Tour said: “Our technology is the only one that satisfies every market requirement, both from a production and a performance standpoint, for nonvolatile memory. It can be manufactured at room temperature, has an extremely low forming voltage, high on-off ratio, low power consumption, nine-bit capacity per cell, exceptional switching speeds and excellent cycling endurance.”
Rice University is continuing research on it’s ReRAM (resistive RAM) and has come up with some new ways to manufacture it. That’s the key to adopting any new discovery first done in a lab environment. You have to keep tweaking it to find out the best way to manufacture it at scale and at a reduced cost. So in the four years since the original announcement was made, now it’s possible to manufacture the Rice U ReRAM. And at the end of the article there’s a note that some people are already buying up licenses for the technology. Hopefully that’s not just for patent trolling protection insurance, no. Instead, I’m hoping some small Fabless chip design house takes this up and tries out some batches of this and qualifies it for manufacture at a large scale contract manufacturer of silicon chips. When that happens, then we’ll have the kind of momentum required to make ReRAM a real shipping product. And with any like Rice U. will continue work on improving the basic science behind the product so it more companies will find it attractive and lucrative. Keep your eye on ReRAM.
If Hewlett-Packard (HPQ) founders Bill Hewlett and Dave Packard are spinning in their graves, they may be due for a break. Their namesake company is cooking up some awfully ambitious industrial-strength computing technology that, if and when it’s released, could replace a data center’s worth of equipment with a single refrigerator-size machine.
Memristor makes an appearance again as a potential memory technology for future computers. To date, flash memory has shown it can scale for a while far into the future. What benefit could there possibly be by adopting memristor? You might be able to put a good deal of it on the same die as the CPU for starters. Which means similar to Intel’s most recent i-Series CPUs with embedded graphics DRAM on the CPU, you could instead put an even larger amount of Memristor memory. Memristor is denser than DRAM and stays resident even after power is taken away from the circuit. Intel’s eDRAM scales up to 128MB on die, imagine how much Memristor memory might fit in the same space? The article states Memristor is 64-128 times denser than DRAM. I wonder if that also holds true from Intel’s embedded DRAM too? Even if it’s only 10x denser as compared to eDRAM, you could still fit 10x 128MB of Memristor memory embedded within a 4 core CPU socket. With that much available space the speed at which memory access needed to occur would solely be determined by the on chip bus speeds. No PCI or DRAM memory controller bus needed. Keep it all on die as much as possible and your speeds would scream along.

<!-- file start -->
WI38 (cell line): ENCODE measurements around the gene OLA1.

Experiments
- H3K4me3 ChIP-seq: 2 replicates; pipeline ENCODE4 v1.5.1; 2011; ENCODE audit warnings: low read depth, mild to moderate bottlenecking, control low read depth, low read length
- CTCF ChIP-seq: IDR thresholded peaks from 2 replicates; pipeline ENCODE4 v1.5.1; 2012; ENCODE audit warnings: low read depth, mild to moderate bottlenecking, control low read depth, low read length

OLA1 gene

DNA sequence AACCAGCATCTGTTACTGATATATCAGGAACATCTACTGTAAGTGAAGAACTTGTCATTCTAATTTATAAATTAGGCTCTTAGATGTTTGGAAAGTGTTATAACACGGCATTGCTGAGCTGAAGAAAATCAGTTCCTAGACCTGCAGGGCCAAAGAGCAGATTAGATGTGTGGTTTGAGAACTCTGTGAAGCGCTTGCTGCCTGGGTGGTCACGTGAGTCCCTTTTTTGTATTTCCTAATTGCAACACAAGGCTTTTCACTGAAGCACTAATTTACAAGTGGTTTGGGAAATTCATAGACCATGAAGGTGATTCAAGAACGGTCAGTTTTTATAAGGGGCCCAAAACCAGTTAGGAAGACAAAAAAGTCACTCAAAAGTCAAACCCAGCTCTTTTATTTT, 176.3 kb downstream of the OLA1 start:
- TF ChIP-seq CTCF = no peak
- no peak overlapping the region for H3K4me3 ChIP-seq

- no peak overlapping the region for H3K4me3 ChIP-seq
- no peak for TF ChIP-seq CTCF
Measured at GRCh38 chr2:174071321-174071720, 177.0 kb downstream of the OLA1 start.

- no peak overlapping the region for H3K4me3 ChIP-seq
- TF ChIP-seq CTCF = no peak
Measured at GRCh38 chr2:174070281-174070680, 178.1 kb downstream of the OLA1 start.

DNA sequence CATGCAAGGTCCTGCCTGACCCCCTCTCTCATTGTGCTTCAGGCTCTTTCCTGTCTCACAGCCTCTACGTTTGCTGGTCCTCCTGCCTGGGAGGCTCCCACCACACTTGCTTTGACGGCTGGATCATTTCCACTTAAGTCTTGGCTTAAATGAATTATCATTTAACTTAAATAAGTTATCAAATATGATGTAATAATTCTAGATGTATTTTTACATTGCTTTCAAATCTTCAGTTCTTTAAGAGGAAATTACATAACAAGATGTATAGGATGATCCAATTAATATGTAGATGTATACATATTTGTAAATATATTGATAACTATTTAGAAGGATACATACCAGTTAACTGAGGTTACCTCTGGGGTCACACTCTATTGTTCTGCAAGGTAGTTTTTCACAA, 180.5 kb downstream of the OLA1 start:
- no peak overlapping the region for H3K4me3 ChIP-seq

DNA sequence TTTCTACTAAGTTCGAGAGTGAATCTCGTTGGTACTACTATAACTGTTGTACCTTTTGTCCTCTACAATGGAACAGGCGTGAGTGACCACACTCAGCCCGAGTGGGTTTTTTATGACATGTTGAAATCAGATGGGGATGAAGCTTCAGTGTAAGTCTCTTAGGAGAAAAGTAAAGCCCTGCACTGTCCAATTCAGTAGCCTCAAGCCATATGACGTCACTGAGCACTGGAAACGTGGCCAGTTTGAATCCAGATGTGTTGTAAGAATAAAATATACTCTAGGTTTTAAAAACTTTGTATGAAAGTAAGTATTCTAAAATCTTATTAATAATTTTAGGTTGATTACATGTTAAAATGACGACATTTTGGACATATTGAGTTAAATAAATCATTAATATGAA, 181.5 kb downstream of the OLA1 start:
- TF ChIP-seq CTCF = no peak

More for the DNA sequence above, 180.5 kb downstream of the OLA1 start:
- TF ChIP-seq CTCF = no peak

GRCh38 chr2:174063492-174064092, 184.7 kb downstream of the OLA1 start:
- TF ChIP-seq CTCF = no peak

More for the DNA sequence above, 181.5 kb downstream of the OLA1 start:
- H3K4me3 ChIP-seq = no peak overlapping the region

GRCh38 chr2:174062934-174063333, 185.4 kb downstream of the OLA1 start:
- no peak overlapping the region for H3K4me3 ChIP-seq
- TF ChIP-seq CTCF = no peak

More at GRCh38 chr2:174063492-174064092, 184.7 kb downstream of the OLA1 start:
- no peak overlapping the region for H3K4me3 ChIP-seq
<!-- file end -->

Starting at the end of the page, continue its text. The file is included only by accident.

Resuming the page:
There are big downsides to adopting Memristor however. One drawback is how a CPU resets the memory on power down, when all the memory is non-volatile. The CPU now has to explicitly erase things on reset/shutdown before it reboots. That will take some architecture changes both on the hardware and software side. The article further states that even how programming languages use memory would be affected. Long term the promise of memristor is great, but the heavy lifting needed to accommodate the new technology hasn’t been done yet. In an effort to help speed the plow on this evolution in hardware and software, HP is enlisting the Open Source community. It’s hoped that some standards and best practices can slowly be hashed out as to how Memristor is accessed, written to and flushed by the OS, schedulers and apps. One possible early adopter and potential big win would be the large data center owners and Cloud operators.
In memory caches and databases are the bread and butter of the big hitters in Cloud Computing. Memristor might be adapted to this end as a virtual disk made up of memory cells on which a transaction log was written. Or could be pointed to by OS to be treated as a raw disk of sorts, only much faster. By the time the Cloud provider’s architects really optimized their infrastructure for Memristor, there’s no telling how flat the memory hierarchy could become. Today it’s a huge chain of higher and higher speed caches attached to spinning drives at the base of the pyramid. Given higher density like Memristor and physical location closer to the CPU core, one might eliminate a storage tier altogether for online analytical systems. Spinning drives might be relegated to the task of being storage tape replacements for less accessed, less hot data. HP’s hope is to deliver a computer optimized for Memristor (called “The Machine” in this article) by 2019 where Cache, Memory and Storage are no longer so tightly defined and compartmentalized. With any luck this will be a shipping product and will perform at the level they are predicting.